Pointers to this that and the other:
Eric Lundquist’s definition of “mashup” is a good enough launching point for what I’m about to say: “Blended applications, or mashups, are the hottest topic in application development. A mashup is usually a Web application built from many sources but combined into a seamless interface that provides a new user experience.”
Excuse me, Eric, but for the past several years this same definition, without modification, could have been applied to another trendy term: “portal.” It’s fairly close to one of my personal operating definitions for “portal”: a browser-accessible, server-based platform that aggregates links to and composes a new interface for interacting with content and functionality hosted elsewhere (OK—I just made up this unwieldy definition, but it’s sort of close to the shorter phrase I’m always wandering around mumbling). Is “mashup” just another example of this industry’s tendency to proliferate unnecessary new terms for still-valid older terms? What if anything is new that merits a new term?
If “mashup” has any new meaning (over and above “portal”), it refers to a growing trend under which Web applications are slapped together hastily from links to disparate services from diverse sources. It connotes a more ad-hoc, anarchic, slapdash, composite development approach than we normally associate with portals. “Seamless interface that provides a new user experience”? Ha! The term “mashup” comes from the hip-hop music world, and refers to a compositional approach under which heterogeneous audio is sampled and spliced from all over creation with all seams showing—syncopating your brain and body into rave overdrive. That’s what “mashup” actually connotes: user interface presented as funky compost, not as fussy composition.
There’s a place for everything, and I rather like a rhapsody, which is what a mashup is: a musical composition of irregular form having an improvisatory character (http://www.m-w.com/dictionary/rhapsody). So I chuckle to read Mary Jo Foley’s piece in Microsoft Watch: “Microsoft Business Apps Unit Readies New Web 2.0 Mashups.” The article says: “In December 2005, Microsoft posted to GoDotNet [Microsoft’s shared-source hosting site] a mashup of Dynamics 3.0 and MapPoint, its online mapping service. Such a mashup could allow customers to customize the Dynamics CRM contact form to show a MapPoint map displaying a contact’s address.”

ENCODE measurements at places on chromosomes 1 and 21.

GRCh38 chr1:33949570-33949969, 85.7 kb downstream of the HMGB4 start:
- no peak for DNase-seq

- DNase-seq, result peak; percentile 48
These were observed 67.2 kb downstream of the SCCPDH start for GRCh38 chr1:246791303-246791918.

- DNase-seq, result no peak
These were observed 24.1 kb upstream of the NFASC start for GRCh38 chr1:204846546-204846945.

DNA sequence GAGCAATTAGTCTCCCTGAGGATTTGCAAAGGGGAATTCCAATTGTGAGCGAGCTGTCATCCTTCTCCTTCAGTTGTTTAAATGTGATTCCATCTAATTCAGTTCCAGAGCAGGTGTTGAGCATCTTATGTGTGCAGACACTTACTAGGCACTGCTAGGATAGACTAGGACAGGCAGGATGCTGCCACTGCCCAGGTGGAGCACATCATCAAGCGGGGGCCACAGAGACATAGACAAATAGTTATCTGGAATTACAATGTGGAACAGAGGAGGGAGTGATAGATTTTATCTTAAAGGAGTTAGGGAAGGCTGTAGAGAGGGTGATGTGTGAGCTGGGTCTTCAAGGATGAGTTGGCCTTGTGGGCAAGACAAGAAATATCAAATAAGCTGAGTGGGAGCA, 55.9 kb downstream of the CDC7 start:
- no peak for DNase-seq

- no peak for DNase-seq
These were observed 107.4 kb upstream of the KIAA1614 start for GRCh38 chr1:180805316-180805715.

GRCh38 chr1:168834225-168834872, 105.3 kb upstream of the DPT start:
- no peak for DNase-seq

Wait just a sec, Mary Jo. That doesn’t sound particularly heterogeneous, anarchic, or improvisatory: one vendor integrating software components from two of its existing product/services in order to extend/expand the functionality of both. Suddenly, mashup is treading on the semantic territory claimed by another familiar software industry term: feature enhancement.
Mashup is throwing its verbal weight around in the blogosphere too. Sandy Kemsley makes the following statement implying that mashup is now a synonym for SOA (service-oriented architecture): “To be fair, many IT departments need to put themselves in the position of both the API providers and the developers that I met at Mashup Camp, since they need to both wrap some of their own ugly old systems in some nicer interfaces and consume the resulting APIs in their own internal corporate mashups.”
“Wrap some of their own ugly old systems in some nicer interfaces…consume the resulting APIs”? You mean WSDL, SOAP, and the whole WS-* suite of standards, right? And, of course, where building portal-based mashups is concerned, WSRP as well, right? That’s SOA, pure and simple (er, it’s still complex, let’s not kid ourselves).
Is mashup simply SOA-based rapid application development, cobbling together “found external content” into a bold new synthesis in the presentation tier? A quasi-artistic endeavor? A semi-political faux-libertarian statement on the manifest destiny of “information needs to be free” and all that?